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Problems of information


Union of International Associations: a profile (Part #2)


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The tremendous scale and rate of growth of international work today presents a serious problem. It is hard enough for the international civil servant, or executive officer of an international N.G.O., to visualise clearly, as a whole and in perspective, the true shape and scale of international co-operation. When an effort is made to convey the extent of this international activity to the man in the street, sheer volume hinders understanding.

There is a sense in which adequate information is available. A multitude of books, documents, periodicals and reports are published by international N.G.O.'s. The difficulty lies not so much in the presence or lack of this information but in the task of making it available as a comprehensible unity. Basically there are insufficient general reference works to make it possible to become easily familiar with the main aspects of international life today. This difficulty would be just as great for workers and officials in the international field as it is for private individuals if it were not for the work done by the Union of International Associations.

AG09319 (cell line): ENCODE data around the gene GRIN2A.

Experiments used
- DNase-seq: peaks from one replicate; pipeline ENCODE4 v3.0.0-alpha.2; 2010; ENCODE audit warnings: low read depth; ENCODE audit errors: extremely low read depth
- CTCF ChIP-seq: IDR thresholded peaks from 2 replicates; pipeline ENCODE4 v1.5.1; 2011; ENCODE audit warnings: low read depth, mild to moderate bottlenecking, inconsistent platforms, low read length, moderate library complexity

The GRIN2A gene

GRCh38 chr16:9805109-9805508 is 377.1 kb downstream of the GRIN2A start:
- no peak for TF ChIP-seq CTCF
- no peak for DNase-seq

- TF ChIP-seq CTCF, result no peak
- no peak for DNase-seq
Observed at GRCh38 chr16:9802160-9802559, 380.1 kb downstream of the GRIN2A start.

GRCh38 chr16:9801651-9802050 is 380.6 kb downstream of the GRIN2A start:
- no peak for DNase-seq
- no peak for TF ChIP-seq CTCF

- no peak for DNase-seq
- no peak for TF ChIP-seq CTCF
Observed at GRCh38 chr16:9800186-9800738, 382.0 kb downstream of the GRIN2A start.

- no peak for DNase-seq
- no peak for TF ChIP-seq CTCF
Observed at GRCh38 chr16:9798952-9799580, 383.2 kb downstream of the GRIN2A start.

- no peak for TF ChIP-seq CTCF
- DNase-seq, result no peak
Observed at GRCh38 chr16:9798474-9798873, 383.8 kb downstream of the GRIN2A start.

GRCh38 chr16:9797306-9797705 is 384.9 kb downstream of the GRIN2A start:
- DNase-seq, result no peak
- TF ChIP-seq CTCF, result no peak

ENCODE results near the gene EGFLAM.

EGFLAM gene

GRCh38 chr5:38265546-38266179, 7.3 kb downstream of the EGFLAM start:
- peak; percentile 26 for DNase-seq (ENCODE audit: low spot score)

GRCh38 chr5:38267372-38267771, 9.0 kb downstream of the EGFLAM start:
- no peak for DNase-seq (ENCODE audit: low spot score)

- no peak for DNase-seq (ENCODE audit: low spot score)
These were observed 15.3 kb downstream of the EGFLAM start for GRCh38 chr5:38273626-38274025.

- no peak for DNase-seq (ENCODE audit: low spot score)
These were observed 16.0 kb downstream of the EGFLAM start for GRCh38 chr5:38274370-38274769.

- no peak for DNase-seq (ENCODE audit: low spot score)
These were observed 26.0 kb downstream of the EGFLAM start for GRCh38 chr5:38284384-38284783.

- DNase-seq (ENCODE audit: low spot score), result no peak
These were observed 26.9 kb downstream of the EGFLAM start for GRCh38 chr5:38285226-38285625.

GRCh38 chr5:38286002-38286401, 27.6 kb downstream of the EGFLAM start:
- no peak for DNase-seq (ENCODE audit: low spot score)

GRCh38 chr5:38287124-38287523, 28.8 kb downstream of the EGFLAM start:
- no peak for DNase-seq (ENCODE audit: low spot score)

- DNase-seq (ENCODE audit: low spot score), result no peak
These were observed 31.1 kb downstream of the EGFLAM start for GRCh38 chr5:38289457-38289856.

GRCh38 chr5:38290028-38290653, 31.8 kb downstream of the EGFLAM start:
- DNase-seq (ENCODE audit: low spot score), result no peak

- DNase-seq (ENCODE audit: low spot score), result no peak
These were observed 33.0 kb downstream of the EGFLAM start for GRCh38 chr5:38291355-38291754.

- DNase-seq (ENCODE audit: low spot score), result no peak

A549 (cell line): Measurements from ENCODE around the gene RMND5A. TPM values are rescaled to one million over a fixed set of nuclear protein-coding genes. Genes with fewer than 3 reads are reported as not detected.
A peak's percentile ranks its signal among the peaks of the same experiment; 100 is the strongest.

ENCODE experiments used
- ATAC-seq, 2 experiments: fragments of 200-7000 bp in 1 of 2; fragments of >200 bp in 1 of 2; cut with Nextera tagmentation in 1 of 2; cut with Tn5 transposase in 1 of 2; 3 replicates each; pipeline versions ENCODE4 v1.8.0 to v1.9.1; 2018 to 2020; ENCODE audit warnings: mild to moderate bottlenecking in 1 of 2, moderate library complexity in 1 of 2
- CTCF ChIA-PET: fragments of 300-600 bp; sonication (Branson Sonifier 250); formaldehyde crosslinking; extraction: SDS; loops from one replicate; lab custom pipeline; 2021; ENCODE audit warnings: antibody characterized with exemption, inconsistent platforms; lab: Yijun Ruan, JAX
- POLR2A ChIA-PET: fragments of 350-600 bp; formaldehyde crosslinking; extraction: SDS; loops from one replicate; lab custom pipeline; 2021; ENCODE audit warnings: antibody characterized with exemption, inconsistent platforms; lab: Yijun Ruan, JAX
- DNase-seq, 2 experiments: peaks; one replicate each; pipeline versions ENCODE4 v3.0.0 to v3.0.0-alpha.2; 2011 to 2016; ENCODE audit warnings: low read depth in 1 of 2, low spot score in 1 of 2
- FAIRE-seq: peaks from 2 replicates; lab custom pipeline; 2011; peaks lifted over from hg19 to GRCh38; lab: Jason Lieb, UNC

It was at the turn of the century that two Belgians, Henri La Fontaine, Nobel Prize winner (1913), and Paul Otlet became conscious of the problems and opportunities in this field. These men, pioneers among those who worked for a world community, aimed to bring into closer relationship all international organisations and create, as they called it, a real 'diplomatic corps' of the world of science and social progress. They had formed the International Office of Biblio graphy (1892) and were among the principal promoters of the First Congress of International Associations (1910) in which 132 international bodies took part. It was this congress that gave official birth to the Union of International Associations (U.I.A.)